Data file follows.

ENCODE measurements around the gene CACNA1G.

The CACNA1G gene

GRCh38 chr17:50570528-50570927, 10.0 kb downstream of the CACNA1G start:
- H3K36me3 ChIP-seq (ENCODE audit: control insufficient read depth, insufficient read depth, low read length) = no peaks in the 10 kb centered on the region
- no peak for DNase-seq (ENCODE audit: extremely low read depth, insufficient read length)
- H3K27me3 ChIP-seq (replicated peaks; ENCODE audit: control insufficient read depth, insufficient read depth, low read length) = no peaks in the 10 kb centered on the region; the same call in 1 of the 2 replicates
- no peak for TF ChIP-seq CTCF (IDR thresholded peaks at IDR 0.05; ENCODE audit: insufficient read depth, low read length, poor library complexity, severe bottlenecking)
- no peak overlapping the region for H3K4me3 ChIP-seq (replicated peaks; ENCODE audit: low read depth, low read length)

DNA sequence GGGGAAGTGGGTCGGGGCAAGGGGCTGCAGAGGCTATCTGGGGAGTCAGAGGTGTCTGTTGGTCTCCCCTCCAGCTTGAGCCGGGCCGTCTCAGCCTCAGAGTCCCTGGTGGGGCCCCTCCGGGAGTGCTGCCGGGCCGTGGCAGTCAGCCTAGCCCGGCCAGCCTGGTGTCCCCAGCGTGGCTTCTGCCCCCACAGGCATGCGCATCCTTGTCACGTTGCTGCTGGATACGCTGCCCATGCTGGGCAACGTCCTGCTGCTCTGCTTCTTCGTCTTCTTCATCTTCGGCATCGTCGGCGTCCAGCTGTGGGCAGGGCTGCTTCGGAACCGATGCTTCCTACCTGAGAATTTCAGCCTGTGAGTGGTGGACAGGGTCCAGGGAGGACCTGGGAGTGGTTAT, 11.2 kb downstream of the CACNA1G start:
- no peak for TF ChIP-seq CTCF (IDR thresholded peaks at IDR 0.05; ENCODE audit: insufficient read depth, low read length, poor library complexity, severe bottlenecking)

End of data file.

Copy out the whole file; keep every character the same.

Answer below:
ENCODE measurements around the gene CACNA1G.

The CACNA1G gene

GRCh38 chr17:50570528-50570927, 10.0 kb downstream of the CACNA1G start:
- H3K36me3 ChIP-seq (ENCODE audit: control insufficient read depth, insufficient read depth, low read length) = no peaks in the 10 kb centered on the region
- no peak for DNase-seq (ENCODE audit: extremely low read depth, insufficient read length)
- H3K27me3 ChIP-seq (replicated peaks; ENCODE audit: control insufficient read depth, insufficient read depth, low read length) = no peaks in the 10 kb centered on the region; the same call in 1 of the 2 replicates
- no peak for TF ChIP-seq CTCF (IDR thresholded peaks at IDR 0.05; ENCODE audit: insufficient read depth, low read length, poor library complexity, severe bottlenecking)
- no peak overlapping the region for H3K4me3 ChIP-seq (replicated peaks; ENCODE audit: low read depth, low read length)

DNA sequence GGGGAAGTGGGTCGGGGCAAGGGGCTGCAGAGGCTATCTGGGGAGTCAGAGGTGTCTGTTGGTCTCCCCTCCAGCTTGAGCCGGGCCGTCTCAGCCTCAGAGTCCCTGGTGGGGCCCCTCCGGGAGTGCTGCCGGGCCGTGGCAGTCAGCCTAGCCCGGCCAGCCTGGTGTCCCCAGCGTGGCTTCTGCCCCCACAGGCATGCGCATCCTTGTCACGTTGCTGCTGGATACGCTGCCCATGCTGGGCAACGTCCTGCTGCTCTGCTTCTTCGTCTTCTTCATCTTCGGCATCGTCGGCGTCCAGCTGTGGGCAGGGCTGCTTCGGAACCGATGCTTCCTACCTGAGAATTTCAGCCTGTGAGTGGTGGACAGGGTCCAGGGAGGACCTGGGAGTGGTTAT, 11.2 kb downstream of the CACNA1G start:
- no peak for TF ChIP-seq CTCF (IDR thresholded peaks at IDR 0.05; ENCODE audit: insufficient read depth, low read length, poor library complexity, severe bottlenecking)